Dave went first after selecting a turtle design (having crossed the equator we are "shellbacks"). He managed to not scream like a girl, so I wouldn't chicken out. I followed, getting a lovely gecko on my shoulder. While we were there, Jean Ives was being interviewed and photographed for an article to appear this summer in Figaro (French magazine). If you click on the journal link to the right you can see photos, and maybe we will be in Figaro, too!

Tom and Dawn of Warm Rain came for dinner, grilled wahoo and corn and fun conversation. We hope to cruise with them along the way.

Every morning the fishermen sell their night's catch.
Come early, by 7am they are gone.

On Saturdays at 4:30 am, the produce market gets underway. Our hand of bananas cost $3.25.

Dave decides to go for a Marquesan tattoo. The artist is Jean Ives Matatiki.

Dave's turtle tattoo.

Jan's turn.

Jan's gecko.


May 12 - Work days

Yesterday and today we caught up on chores. Dave chiseled off the gooseneck barnacles that hitchhiked here on our hull. The debris attracted small fish and a spotted ray. I did our laundry in buckets on the beach, aided by our handy toilet-plunger/agitator. While scrubbing, I watched cheerful Marquesan families bathe their horses in the surf and let their kids swim.

Last night we enjoyed a great dinner of leftover chilled wahoo and soy/wasabi sauce, brie and baguette, salad and pecan pie. We are making up for the simpler passage meals, and enjoying some tasy food available here. The cruisers and locals complain about the high prices, but we are happy so much is available. Given the high taxes and transport costs to this remote area, the prices are understandable. But its got to be tough on the Marquesans.

Joel had an adventure getting home. The jet out of Honolulu had frozen flaps and had to return. After circling 3 hours to dump fuel, the plane made an emergency landing amid firetrucks and ambulances. Joel says it used all but 20 meters of the landing strip. Yikes.

Today Dave is repairing the spinaker pole, which would no longer extend after working hard on the passage. He found 4 different problems to fix inside. Meanwhile, I serviced 2 winches that were squealing, spliced a worn line on the windvane, folded yesterday's now-dry laundry and baked banana bread. Our stalk of bananas all ripened today.

If we can fill our propane tank in the morning, we plan to pull anchor and head a 25 miles south with Warm Rain to Ua Pou, then to Tahuata where we hope to catch up with Our Country Home, Ralph and Glenda. This means goodbye to wifi-land, and the lovely bay of Tahiohae. Nuku Hiva has been a terrific introduction to south Pacific cruising.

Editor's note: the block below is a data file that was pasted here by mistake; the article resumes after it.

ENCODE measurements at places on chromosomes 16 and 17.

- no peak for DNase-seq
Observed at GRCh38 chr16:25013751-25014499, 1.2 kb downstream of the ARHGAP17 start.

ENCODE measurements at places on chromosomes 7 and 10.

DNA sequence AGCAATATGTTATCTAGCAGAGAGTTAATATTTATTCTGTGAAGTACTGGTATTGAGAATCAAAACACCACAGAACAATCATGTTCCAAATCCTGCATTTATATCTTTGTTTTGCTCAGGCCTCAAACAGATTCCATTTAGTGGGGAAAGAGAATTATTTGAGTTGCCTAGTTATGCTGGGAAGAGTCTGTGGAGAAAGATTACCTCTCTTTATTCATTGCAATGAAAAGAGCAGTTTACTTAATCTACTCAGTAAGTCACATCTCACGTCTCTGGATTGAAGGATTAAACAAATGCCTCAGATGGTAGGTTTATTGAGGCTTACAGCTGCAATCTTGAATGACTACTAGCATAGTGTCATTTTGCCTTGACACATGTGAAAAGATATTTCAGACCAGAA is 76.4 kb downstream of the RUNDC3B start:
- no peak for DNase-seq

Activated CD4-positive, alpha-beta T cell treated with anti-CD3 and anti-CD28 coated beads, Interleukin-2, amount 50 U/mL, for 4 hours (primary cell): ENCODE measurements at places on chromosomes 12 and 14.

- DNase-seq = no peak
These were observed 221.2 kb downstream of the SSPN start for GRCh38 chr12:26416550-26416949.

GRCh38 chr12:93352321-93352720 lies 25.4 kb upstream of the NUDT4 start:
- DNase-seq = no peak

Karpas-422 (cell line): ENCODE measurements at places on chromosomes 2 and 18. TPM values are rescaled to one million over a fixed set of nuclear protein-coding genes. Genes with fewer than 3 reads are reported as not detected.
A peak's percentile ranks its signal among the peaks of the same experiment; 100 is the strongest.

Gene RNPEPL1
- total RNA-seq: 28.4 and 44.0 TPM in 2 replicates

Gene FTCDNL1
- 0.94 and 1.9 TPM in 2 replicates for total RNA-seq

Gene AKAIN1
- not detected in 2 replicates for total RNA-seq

May 14 - Ua Pou, Hakakua Bay

We finally managed to extricate ourselves from the charms and amenities of Nuka Hiva, and pulled anchor. Warm Rain was to join us, but had windlass problems and will follow later. We swung by and tossed 2 chain hooks into their dinghy in case they have to pull the anchor up manually, a big job. Hopefully there's a simple fix and we will see them soon.

We sailed 25 miles south to Ua Pou. As we approached, the island teasingly unveiled, showing beautiful cliffs and a crown of pillars ringing the cauldron. It's rare to see all the pillars. Each island wears a chapeau of cumulus clouds, snagged by the peaks as they try to pass by. The cloud hat and shadowed folds give Ua Pou a air of somewhat ominous mystery.

We started the motor just outside the breakwater and doused the main. Inside, Marike Violet helped us anchor and gave us bananas. The anchorage is gorgeous - we have a ringside view of the pillars, and the pretty town of Hakahua. Dozens of children are swimming off the pier, and also out to another cruising boat, where they climb up and do cannonballs. This boat has been here 10 days and tells us the village is delightful. Late afternoon, Warm Rain pulls in and Dave rows over to set their stern hook. They join us for a barbeque cockpit dinner. Warm Rain has mutual friends, Emily B and Jack Nesbitt, and it is fun to swap tales, and strategize about our passage to the Tuamotus.

Baraka approaches gorgeous Ua Pou.

In the evening outriggers practice speed bursts past our boat at anchor.

Can't believe the scenery.

Granite peaks scatch the heavens.


May 15 - Ua Pou, Pamplemousse Heaven

This morning we woke in this gorgeous setting. The Gendarme came by and asked us to check in. So we joined Warm Rain and walked into town to the Gendarmerie.

After a quick and painless check-in, the Gendarme gave us a map and welcomed us. We walked up the valley to see the interesting church with its pulpit carved as a ship's prow, and stopped at a half dozen stores looking for vegetables and fruits. These are very hard to find, because every home has an orchard and garden, so who needs to buy that stuff? We stopped for lunch at an open air "snack" - for tasty entrecote steaks and pommes frites, and a couple Hinano beers. To walk off lunch we climbed to the cross overlooking the town and adjacent bay. Finally, back at the pier we stopped to take pictures of the 20 kids cannonballing joyfully off the pier. These are happy kids, clowning for the camera. While we were watching them, a couple drove up in their Suzuki pickup to fill a water jug for their horse, as the town water was turned off. The man asked if we'd like some fruit, and offered to take us to his house. The four of us hopped in the back of the tiny pickup with 2 young boys, and bounced a mile through town to his home. He had 20 small goats, as many pigs, horses, gardens, orchards. We climbed through pig mud to pick "pommes" from a tree using a lacross sort of basket, hand picked huge pamplemousse (the delicious Marquesan grapefruit), limes, and oranges. He gave us a stalk of bananas, and cucumbers, mangoes, papaya. We asked if we could pay and he refused, but did say he could use 5 meters of rope for his chevres (goats). So tomorrow we will meet him at noon at the steak "snack" with rope for the goats. He promised to bring additional pamplemousse and limes. Yow. What amazing generosity! We were blown away.